The content of this article is for educational purpose only and is not intended as medical advice. Please seek the help of a doctor before using the below mentioned plant.
Moringa Oleifora, brede mouroum in Mauritius, is widely known around the world as the ‘magic tree’ or ‘miracle tree’. And this is not without solid Foundation. As it currently stands, research shows that the leaves of the moringa contain 30 times more iron than spinach. Additionally, the tree has 9 times more calcium than yoghurt and 7 times more vitamin C than oranges.
As it is, Egyptians, Romans and Greeks have traditionally used Moringa to treat a wide array of diseases. This includes infertility, obesity, diabetes and cardioprotection. Since the health benefits of the moringa have been widely reported, people have researched on the matter extensively.
The name Moringa comes from the Tamil word murungai as the plant originates from India. Basically, this means twisted pod because the seeds grow in long, big pods. What’s more, people also call Moringa the drumstick tree because of the long fruits. Others still call it the ben oil tree; ben oil is commonly used as a base for perfumes.
Generally, moringa grows well in arid regions and can reach heights up to 10 m. The bark is around 40 cm in diameter and becomes greyish once the tree comes to maturity. It also has white flowers that are very small and that occur in clusters. Furthermore, the fresh fruit of the moringa is long and thick and can be up to 30 cm in length.
Basically, every part of the tree is edible and is beneficial to health. But the most important parts that are used in cooking and as medicine are the leaves, seeds and pods. The table below shows the nutritional composition of these parts.
|Nutrients/100mg of plant material||Leaves||Seed||Pod|
|Vitamin B1 (mg)||0.06||0.05||0.05|
|Vitamin B2 (mg)||0.05||0.06||0.07|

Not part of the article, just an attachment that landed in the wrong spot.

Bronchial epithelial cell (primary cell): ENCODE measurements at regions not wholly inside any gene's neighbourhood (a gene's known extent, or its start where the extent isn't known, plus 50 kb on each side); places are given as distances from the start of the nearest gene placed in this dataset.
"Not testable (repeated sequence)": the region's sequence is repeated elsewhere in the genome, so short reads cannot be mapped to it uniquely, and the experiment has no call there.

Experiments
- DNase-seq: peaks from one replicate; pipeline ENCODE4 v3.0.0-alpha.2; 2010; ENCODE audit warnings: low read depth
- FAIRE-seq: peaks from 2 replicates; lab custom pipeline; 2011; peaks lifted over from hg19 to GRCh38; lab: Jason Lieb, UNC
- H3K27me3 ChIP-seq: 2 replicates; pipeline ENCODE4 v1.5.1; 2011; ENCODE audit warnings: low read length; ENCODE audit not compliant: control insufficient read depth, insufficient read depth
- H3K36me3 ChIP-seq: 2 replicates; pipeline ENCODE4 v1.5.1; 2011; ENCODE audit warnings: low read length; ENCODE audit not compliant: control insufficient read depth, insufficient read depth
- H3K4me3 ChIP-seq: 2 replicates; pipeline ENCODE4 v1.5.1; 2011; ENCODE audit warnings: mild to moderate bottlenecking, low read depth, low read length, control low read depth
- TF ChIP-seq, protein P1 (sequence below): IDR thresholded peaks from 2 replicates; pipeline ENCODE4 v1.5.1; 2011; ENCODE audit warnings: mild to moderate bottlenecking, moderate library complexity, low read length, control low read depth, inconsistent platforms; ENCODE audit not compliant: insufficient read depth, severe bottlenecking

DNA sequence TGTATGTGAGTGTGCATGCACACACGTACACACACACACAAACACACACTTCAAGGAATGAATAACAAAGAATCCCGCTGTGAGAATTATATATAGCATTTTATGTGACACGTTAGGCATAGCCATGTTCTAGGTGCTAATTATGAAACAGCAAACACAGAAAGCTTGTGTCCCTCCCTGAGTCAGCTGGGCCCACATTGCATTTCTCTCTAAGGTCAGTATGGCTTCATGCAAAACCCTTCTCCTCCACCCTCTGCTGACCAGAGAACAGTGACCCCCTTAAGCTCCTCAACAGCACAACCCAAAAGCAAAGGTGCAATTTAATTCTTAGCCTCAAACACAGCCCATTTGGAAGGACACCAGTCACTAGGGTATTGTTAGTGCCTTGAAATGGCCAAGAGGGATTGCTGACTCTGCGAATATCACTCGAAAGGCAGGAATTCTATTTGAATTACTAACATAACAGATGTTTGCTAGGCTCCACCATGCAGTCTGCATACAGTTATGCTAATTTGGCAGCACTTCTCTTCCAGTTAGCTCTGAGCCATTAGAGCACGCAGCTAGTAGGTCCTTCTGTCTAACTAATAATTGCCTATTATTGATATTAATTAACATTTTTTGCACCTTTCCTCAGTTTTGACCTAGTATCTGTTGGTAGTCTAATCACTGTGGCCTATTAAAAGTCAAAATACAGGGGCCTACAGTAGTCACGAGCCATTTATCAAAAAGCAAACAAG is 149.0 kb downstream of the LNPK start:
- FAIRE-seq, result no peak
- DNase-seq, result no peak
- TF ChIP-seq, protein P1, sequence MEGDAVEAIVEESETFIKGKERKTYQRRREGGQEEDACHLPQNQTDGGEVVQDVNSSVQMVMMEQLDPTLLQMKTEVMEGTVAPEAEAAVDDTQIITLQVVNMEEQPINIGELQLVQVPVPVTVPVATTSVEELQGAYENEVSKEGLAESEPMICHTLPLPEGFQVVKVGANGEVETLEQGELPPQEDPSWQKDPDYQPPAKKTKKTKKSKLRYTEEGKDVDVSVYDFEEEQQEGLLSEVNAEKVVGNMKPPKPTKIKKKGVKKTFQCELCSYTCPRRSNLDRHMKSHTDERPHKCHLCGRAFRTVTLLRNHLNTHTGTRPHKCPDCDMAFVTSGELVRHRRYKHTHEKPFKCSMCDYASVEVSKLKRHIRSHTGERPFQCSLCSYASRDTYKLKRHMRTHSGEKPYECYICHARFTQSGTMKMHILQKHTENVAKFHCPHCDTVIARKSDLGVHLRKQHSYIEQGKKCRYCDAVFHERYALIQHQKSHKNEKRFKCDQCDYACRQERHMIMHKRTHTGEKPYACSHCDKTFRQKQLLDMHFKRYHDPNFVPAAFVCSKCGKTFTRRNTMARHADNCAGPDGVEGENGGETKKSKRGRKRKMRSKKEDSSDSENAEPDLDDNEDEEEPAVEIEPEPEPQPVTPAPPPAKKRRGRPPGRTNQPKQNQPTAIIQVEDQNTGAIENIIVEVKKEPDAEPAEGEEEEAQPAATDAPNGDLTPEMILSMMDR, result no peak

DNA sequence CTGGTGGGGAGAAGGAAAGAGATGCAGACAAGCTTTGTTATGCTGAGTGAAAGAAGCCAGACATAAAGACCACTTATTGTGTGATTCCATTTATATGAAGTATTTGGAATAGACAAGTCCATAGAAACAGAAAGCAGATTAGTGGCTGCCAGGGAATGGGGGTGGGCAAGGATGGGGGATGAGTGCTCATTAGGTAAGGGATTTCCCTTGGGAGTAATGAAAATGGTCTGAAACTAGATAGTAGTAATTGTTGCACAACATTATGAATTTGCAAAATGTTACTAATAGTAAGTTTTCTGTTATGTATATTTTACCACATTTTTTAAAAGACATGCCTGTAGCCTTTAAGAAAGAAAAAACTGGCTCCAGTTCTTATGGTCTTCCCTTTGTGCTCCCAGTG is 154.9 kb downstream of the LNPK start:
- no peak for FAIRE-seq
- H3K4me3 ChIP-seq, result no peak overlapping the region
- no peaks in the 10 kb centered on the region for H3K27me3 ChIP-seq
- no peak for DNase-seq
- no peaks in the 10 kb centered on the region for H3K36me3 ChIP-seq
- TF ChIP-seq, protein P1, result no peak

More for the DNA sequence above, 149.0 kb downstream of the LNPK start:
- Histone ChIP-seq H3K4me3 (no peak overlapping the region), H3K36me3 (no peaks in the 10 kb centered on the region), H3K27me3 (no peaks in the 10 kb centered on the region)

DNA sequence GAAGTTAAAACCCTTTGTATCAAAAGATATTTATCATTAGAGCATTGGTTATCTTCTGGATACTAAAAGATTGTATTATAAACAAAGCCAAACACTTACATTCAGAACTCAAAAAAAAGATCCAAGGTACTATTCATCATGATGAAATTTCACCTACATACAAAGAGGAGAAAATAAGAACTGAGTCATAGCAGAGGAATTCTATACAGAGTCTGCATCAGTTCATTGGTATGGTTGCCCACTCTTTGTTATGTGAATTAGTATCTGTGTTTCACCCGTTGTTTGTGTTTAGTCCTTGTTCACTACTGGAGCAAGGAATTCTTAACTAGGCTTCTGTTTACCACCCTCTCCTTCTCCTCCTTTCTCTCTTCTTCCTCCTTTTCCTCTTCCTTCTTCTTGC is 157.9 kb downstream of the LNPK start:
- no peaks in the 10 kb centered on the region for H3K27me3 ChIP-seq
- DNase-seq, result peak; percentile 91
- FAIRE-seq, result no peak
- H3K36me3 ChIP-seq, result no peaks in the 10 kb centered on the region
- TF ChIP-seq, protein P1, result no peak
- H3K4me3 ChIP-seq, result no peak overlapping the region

|Vitamin B3 (mg)||0.8||0.2||0.2|
|Vitamin C (mg)||220||4.5||120|
|Vitamin E (mg)||448||760||–|
Since a long time, people have used Moringa to treat some 300 diseases ranging from fever to cancer. While many of these claims require scientific validation, the most common ones are listed below.
Moringa leaves are rich in flavonoids. Thus, they help to boost the immune system, remove oxidizing agents from the body and prevent diabetes. People commonly use them to treat flu, asthma, heartburn, syphilis, headaches, scurvy, ear and eye infections, hyperglycaemia, pneumonia, dyslipidaemia, malaria, bronchitis and reduce blood pressure and cholesterol levels.
What’s more, the flowers contain high levels of calcium and potassium as well as nectar. They are therefore used by beekeepers to make honey and also to cure urinary problems and cold.
As it is, the pods are loaded with high amounts of fatty acids like linoleic acid and palmitic acid. Thus, people use them to treat obesity, cure diarrhoea, liver and spleen issues and joint pains.
Seeds of the tree contain phytochemicals and flavonoids that give them anti-inflammatory properties. As such, they are used to treat arthritis, gout, cramp, epilepsy, hyperthyroidism and sexually transmitted diseases.
Finally, the root bark contains various alkaloids. Thus, we use it to suppress ulcers as well as a cardiac stimulant.
As amazing as it is, the tree requires very little attention to grow. In Mauritius, moringa grows almost everywhere just like in the dry countries of Africa such as Ethiopia, Senegal and Benin. As malnutrition is a recurring problem in these places, people use moringa a lot to compensate. While children drink moringa infusions to fight malnutrition symptoms, mothers take it for their mammary glands to produce milk.
Also, doctors often prescribe moringa powder to pregnant women. About 6 spoonfuls per day can meet a pregnant woman’s required intake of iron and calcium. As far as traditional medicine goes, pregnant women in countries like Seychelles and India traditionally drink infusions of moringa leaves to obtain iron.
This miraculous tree grows well in the tropics and subtropics within a temperature range of 25°C to 35°C. It requires 250 to 3000 mm of rainfall and slightly acidic or alkaline sandy or loamy soil. You can put the seed some 2 cm deep in the soil and it will germinate within 5 to 12 days. Then after the plant reaches 30 cm, you can transplant it.
As the stem is thin and fragile, it is better to plant it in places that are shielded from winds. It is worth to note that the different environmental conditions will determine the nutritional values of the trees. As such, trees that grow in India may have slightly different nutritional values than those of Mauritius. Nonetheless, the nutritional benefits remain the same.
Today, people commercially cultivate moringa on a large scale for its health benefits. From Florida to the Pacific Islands, many communities grow the miracle tree either for local consumption or for export. For processed moringa, the leaves are dried, processed and packed. Currently, several developing countries like Sri Lanka export moringa products.
Even in Mauritius moringa exportation is becoming common. As the tree grows easily around the island, locals are exploiting this opportunity. Thus, with more people becoming health conscious and research in moringa continues, the future of moringa is bright.